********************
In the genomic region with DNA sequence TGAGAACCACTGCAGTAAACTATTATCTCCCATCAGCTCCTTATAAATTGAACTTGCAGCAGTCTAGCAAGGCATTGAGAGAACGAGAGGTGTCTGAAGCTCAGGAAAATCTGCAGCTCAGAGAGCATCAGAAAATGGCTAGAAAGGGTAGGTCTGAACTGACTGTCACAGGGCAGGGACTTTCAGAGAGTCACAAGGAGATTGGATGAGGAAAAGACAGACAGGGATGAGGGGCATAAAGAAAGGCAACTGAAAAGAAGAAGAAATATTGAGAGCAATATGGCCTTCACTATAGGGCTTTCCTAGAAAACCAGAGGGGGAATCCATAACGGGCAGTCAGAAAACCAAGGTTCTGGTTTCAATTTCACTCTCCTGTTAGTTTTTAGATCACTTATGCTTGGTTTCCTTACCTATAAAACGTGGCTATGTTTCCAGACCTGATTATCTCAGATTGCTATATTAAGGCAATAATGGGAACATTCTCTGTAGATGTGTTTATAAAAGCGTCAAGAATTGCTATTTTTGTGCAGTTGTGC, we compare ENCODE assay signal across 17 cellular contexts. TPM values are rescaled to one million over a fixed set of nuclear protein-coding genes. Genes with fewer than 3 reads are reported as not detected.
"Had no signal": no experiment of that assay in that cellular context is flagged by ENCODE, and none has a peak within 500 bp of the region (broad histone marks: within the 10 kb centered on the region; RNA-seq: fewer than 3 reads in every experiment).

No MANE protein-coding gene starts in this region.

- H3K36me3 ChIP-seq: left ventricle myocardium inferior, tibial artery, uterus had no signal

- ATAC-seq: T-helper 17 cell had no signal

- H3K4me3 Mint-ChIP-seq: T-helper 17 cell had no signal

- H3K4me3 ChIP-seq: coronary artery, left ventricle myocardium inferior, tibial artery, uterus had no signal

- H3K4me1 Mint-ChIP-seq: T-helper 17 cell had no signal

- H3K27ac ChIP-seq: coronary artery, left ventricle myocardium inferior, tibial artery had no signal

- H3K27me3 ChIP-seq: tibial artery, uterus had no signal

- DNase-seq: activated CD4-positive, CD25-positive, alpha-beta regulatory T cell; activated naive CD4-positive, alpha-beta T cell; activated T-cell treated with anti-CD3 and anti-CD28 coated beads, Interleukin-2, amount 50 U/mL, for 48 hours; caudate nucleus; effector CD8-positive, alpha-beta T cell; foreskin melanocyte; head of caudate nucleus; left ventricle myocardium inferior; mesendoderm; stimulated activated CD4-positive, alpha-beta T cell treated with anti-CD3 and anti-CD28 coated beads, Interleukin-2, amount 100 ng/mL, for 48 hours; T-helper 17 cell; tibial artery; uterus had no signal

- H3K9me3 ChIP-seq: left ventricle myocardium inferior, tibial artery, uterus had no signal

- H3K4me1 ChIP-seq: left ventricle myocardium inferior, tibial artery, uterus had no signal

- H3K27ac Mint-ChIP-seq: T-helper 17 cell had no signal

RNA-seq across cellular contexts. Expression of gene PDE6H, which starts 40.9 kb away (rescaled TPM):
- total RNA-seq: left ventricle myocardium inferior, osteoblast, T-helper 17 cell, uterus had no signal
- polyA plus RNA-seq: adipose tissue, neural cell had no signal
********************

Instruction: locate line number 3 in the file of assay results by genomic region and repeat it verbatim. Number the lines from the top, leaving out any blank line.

No MANE protein-coding gene starts in this region.